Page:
Sustainable development - waste prevention
Composting at home and using reusable, rather than disposable nappies are two easy ways that we can prevent waste from being created. These actions will also reduce the amount of waste being sent to landfill.
Composting at home using a bin or heap can slim your household bin by a third and you get free compost!
To produce compost, a mix of greens and browns is required. Greens are nitrogen rich materials, providing your compost bin with moisture. Browns are slower to rot down, but provide fibre and carbon to the mixture as well as air pockets. Good compost needs a 50/50 mix of greens and browns. The range of greens and browns that can go in your compost bin are listed below.
|tea bags||egg shells and egg boxes|
|grass cuttings||cereal boxes|
|vegetable peelings||corrugated cardboard packaging|
|old flowers||scrunched up paper and shredded documents|
|fruit scraps||toilet and kitchen roll tubes|
|coffee grounds and filter paper||dry leaves, twigs and hedge clippings|
|spent bedding plants||straw and hay|
|comfrey leaves||bedding from vegetarian pets|
|rhubarb leaves||wool and feathers|
|young annual weeds||ashes from wood, paper or lumpwood charcoal|
|pond algae and seaweed||cotton threads and natural fibre string|
tumble dryer lint
|vacuum bag contents|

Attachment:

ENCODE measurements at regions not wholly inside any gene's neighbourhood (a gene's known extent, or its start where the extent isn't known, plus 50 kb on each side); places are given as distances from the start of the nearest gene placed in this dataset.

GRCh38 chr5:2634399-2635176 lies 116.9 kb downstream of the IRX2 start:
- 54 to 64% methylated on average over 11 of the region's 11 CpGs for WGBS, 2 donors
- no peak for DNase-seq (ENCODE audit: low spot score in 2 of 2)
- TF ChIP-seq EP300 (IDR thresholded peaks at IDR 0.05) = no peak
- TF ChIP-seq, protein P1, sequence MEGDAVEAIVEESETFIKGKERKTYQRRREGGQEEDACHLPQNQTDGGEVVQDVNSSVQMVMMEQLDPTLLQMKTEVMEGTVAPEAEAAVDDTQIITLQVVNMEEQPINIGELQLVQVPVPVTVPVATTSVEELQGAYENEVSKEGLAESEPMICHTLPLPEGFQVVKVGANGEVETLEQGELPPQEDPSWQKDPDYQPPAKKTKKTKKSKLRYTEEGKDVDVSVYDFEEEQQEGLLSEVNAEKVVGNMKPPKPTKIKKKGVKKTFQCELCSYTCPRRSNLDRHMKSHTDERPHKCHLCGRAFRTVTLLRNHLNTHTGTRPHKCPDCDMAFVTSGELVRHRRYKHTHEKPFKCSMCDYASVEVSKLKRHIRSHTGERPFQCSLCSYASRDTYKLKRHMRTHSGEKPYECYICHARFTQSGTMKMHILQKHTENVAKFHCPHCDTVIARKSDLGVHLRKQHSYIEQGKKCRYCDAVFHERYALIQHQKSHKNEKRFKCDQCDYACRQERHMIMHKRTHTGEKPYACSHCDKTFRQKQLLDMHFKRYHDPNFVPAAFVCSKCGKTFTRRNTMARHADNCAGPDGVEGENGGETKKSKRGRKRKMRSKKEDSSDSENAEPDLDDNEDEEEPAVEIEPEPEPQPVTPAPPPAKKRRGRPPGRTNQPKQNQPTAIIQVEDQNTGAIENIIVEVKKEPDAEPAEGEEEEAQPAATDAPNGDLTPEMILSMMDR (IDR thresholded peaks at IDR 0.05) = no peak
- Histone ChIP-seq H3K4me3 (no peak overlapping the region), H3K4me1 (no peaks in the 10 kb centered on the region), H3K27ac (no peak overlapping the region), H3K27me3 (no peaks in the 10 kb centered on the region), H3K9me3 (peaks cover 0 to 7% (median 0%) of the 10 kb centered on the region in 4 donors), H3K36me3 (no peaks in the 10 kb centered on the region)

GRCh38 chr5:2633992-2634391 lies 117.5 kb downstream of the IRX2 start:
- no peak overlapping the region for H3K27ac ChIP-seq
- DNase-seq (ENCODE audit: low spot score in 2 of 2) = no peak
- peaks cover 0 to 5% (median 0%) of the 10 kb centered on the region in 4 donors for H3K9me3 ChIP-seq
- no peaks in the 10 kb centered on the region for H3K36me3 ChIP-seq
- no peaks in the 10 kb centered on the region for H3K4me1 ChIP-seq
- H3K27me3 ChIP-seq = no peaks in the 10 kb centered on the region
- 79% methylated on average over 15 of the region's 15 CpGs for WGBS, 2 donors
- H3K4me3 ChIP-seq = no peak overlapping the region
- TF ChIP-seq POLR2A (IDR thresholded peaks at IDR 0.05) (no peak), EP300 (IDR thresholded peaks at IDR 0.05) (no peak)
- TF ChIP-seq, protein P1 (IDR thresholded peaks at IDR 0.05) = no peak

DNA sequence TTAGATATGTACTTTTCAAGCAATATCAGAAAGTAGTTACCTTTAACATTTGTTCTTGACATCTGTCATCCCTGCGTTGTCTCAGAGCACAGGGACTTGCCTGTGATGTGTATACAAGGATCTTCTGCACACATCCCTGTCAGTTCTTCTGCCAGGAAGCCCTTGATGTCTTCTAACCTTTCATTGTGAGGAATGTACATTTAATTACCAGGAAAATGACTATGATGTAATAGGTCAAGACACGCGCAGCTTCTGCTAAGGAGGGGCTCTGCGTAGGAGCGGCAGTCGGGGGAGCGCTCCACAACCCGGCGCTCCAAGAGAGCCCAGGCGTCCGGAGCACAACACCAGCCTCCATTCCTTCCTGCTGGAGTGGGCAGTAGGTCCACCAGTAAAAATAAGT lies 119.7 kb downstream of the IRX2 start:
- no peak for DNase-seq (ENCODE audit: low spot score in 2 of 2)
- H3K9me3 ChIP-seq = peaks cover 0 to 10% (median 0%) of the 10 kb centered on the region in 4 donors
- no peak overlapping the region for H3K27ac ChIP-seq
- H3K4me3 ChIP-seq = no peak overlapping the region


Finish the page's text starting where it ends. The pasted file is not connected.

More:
|tissues, paper towels and napkins|
Food waste digesters
Food waste digesters are able to deal with both cooked and uncooked food waste, and remove food waste from your bin. The four main food waste digesters are green cones, green johannas, wormeries and bokashi bins. To find out more on how food waste digesters work and the range of food waste that they can deal with, visit the waste partnership website.
Reusable nappies are made from breathable materials, such as cotton or hemp, and are absorbent and kind to delicate skin as they don't contain the chemicals or gels found in disposable nappies.
Types of reusable nappies
There are four main types of reusable nappies available:
- Flat nappies are sheets of material which need to be folded before put onto baby. They are then secured with a nappy nippa or safety pin;
- Shaped nappies are sized, and usually fasten with Velcro or poppers. A waterproof cover is required;
- Stuffable nappies have a piece of absorbent material which is stuffed into the nappy between the cover and inner material; and
- All in ones are a complete nappy system with cover and adsorbent inner material all attached.
For more information on the different types of reusable nappies, visit the waste partnership website.
Benefits of reusable nappies
- A baby goes through about 4,000 to 6,000 nappies in its life. By using reusable nappies, families could save up to £300 compared to buying the same amount of disposables;
- Using real nappies helps reduce the amount of waste we create. Currently in the UK over 8 million disposable nappies are thrown away, which go to landfill where they can take hundreds of years to rot away;
- Real nappies are soft, breathable, naturally absorbent and contain no chemicals or gels like disposables and are therefore kind to baby's skin; and
- Contrary to what most people think, real nappies don't require any boiling or soaking. A 60oC wash in a normal machine is all that is needed to get nappies clean and keep them hygienic.
Sustainable development - waste prevention - frequently asked questions